Leoš Janáček began composing Kátya Kabanová, his 6th opera, in January 1920 and continued to make revisions until the Brno premiere in November 1921. At its first performance in November 1921, he was sixty-seven years old, estranged from his wife, and his children were long dead. He was deeply in love with Kamila Stösslová, a married woman whom he had met during a spa cure in July 1917. His fixation with Kamila Stösslová, or with his romanticised image of this apparently dull bourgeoise, led him to create a striking heroine. Kátya´s beauty, her fragility, her painful isolation in a provincial town, and the depth of her love for someone she scarcely knows (and whom she certainly overestimates) are the heart of Janácek´s opera. This extraordinary, shimmering beauty takes the opera far away from the play on which it is based (as of course it should!).
That play upon which Kátya Kabanová is based, Alexander Ostrovsky´s The Thunderstorm (1859), placed the character Kátya in a much clearer and more particular context. What we cannot tell is how much of that context Janáček´s audience might have understood. Janáček radically compressed the play´s material so that the theme of the play - the brutality of domestic life in the provincial merchant class - became a sort of shadow. Kátya´s main oppressors, her mother-in-law and her side-kick, the merchant Dikoj, are grotesque in the opera, though it is understood that their public personae are estimable.
Two important characters in the play - Kuligin, the Chekhovian scientist/optimist who looks to the future, and Feklusa, the itinerant pilgrim who as a holy woman stands for tradition - are more ciphers in the opera. Most of the characteristics of Kuligin are transferred wholesale to another character, the saucy clerk Vána Kudrjás, who becomes more a blend of characteristics than a rounded character (though a very effective foil to the romantic lead, his friend Boris Grigorievich). One has to assume that Janáček´s selectivity was careful. Clearly he deemed it important to preserve and emphasize the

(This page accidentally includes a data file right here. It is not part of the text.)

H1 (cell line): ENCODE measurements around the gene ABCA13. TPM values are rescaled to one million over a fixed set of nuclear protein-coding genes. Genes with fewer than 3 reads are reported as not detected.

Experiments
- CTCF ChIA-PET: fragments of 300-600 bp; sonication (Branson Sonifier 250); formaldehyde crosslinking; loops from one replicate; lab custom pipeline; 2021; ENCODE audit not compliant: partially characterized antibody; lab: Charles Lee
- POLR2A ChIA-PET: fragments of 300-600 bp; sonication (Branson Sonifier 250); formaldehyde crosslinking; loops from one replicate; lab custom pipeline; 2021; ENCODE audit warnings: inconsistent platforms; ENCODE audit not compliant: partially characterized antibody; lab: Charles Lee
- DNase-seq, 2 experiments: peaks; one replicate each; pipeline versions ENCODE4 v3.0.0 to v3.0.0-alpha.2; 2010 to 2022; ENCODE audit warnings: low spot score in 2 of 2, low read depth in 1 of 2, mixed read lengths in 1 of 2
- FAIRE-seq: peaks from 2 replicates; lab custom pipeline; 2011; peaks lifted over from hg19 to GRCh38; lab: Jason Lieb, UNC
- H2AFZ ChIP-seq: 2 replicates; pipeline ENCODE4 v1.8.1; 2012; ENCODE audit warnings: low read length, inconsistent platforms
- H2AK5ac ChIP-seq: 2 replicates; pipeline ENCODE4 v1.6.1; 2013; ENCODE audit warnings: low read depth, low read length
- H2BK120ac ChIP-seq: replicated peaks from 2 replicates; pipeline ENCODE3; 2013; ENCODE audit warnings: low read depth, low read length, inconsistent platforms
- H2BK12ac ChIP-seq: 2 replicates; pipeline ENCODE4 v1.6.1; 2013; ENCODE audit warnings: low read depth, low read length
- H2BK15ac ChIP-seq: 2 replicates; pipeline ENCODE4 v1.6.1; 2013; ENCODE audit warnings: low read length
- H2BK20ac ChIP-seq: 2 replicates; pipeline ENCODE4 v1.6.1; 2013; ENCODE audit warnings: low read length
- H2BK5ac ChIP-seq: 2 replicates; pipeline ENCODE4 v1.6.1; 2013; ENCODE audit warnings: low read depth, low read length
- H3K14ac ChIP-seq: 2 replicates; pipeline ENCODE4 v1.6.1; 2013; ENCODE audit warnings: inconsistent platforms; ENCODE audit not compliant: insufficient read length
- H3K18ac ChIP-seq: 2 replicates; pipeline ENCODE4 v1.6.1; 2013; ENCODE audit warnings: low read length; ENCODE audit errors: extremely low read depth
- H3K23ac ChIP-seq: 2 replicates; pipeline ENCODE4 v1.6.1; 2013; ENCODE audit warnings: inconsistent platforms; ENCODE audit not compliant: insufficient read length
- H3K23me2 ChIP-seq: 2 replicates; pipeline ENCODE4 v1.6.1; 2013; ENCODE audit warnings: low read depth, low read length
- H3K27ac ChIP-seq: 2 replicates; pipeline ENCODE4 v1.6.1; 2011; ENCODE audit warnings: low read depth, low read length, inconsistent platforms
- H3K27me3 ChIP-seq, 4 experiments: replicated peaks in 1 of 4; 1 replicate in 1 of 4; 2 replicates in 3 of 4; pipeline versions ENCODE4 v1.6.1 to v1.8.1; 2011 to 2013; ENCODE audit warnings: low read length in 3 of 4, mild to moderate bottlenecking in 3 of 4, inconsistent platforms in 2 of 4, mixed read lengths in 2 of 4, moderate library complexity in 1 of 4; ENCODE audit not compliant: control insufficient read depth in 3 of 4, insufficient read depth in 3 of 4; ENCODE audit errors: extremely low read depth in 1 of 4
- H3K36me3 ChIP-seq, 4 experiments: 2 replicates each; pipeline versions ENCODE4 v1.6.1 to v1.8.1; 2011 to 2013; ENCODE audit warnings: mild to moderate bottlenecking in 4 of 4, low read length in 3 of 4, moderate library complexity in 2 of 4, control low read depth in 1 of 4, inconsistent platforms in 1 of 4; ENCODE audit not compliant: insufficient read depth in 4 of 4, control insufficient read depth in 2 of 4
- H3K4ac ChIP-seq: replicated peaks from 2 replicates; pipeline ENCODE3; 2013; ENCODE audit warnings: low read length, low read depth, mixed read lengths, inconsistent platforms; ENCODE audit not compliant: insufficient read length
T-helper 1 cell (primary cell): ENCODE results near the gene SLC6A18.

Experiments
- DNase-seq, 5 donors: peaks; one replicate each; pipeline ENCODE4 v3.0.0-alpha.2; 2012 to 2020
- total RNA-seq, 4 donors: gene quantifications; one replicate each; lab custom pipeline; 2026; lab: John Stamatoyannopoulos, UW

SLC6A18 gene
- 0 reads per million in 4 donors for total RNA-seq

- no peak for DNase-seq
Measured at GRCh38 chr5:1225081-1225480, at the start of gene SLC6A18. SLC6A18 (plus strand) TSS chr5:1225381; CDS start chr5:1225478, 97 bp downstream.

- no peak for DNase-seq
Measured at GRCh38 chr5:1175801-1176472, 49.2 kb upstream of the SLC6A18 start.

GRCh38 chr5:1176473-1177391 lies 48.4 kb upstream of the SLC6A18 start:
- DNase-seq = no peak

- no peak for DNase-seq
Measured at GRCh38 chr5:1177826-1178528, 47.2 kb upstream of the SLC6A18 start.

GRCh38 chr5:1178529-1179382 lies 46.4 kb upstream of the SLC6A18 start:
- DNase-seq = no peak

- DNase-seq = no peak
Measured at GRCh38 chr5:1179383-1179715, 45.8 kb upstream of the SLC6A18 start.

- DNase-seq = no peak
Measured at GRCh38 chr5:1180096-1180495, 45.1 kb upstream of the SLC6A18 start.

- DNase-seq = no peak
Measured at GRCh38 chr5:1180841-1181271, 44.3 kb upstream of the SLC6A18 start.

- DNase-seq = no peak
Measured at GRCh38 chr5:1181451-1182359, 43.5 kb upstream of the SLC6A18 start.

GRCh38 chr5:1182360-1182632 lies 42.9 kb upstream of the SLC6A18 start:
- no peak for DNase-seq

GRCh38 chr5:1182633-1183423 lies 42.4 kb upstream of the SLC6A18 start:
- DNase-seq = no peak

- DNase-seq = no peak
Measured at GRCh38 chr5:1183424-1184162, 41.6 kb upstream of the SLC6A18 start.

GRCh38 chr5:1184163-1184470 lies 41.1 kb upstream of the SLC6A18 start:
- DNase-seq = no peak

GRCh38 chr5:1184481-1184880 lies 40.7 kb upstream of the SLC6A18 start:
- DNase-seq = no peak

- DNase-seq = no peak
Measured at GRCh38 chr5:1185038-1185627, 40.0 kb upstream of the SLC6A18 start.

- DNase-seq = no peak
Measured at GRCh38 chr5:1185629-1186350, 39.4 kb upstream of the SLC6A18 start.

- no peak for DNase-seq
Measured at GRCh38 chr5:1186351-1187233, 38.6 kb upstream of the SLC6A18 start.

public nature of Kátya´s confession of infidelity, so strikingly a feature of the Orthodox Church. At the same time, he cut out much information essential to an understanding of the plot: the fact, for example, that unmarried girls like Varvara had license to roam unsupervised, while married women like Kátya were domestic chattel to be kept under lock and key. In the opera, many aspects of the plot are brittle, disturbing, and oddly resonant - for example, the discussion of lightning rods in the ruined building at the top of Act 3.
Such savage editing and compression of the text of the play, which might might seem a failing, is on the other hand a sign of Janáček´s particular genius. Some interactions and relations in the plot are unclear, certainly, and occasionally characters´ utterances are incomplete: we seem to see snapshots, overhear fragments. What Janáček has done is make room for the music to speak. He has also, in his way, made room for the symbols - the river, the storm - to have their great power and their proper ambiguity. Ostrovsky´s storm is clearly the sound of social change in the 1860´s, while Janáček´s is much more personal, much more to do with the tone of `love against one´s will´. Ostrovsky´s river Volga seems to be the mighty, unchanging, thoughtless force of tradition in Tsarist Russia; Janáček´s river is more spiritual, more seductive, yet no less deadly.
This article was edited from the director's note written by James Conway, and is reprinted with the kind permission of English Touring Opera. The Czech spelling is "Kát'a Kabanová".